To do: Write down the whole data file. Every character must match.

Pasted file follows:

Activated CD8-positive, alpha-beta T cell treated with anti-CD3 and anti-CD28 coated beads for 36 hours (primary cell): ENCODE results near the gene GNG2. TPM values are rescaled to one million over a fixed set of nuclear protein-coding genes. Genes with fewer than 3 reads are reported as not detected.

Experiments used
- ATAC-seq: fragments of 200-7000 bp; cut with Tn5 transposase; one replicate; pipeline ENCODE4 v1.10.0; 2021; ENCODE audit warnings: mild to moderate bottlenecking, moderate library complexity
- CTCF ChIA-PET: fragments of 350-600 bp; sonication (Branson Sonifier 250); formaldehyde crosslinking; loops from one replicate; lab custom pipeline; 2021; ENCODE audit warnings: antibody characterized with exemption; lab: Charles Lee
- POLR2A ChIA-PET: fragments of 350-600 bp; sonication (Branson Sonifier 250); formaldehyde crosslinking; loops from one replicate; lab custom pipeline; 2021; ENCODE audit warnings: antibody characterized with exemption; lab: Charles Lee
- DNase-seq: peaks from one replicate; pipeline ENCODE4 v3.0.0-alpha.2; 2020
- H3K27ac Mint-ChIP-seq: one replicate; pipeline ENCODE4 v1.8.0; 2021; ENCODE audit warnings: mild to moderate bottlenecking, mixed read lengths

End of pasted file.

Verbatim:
Activated CD8-positive, alpha-beta T cell treated with anti-CD3 and anti-CD28 coated beads for 36 hours (primary cell): ENCODE results near the gene GNG2. TPM values are rescaled to one million over a fixed set of nuclear protein-coding genes. Genes with fewer than 3 reads are reported as not detected.

Experiments used
- ATAC-seq: fragments of 200-7000 bp; cut with Tn5 transposase; one replicate; pipeline ENCODE4 v1.10.0; 2021; ENCODE audit warnings: mild to moderate bottlenecking, moderate library complexity
- CTCF ChIA-PET: fragments of 350-600 bp; sonication (Branson Sonifier 250); formaldehyde crosslinking; loops from one replicate; lab custom pipeline; 2021; ENCODE audit warnings: antibody characterized with exemption; lab: Charles Lee
- POLR2A ChIA-PET: fragments of 350-600 bp; sonication (Branson Sonifier 250); formaldehyde crosslinking; loops from one replicate; lab custom pipeline; 2021; ENCODE audit warnings: antibody characterized with exemption; lab: Charles Lee
- DNase-seq: peaks from one replicate; pipeline ENCODE4 v3.0.0-alpha.2; 2020
- H3K27ac Mint-ChIP-seq: one replicate; pipeline ENCODE4 v1.8.0; 2021; ENCODE audit warnings: mild to moderate bottlenecking, mixed read lengths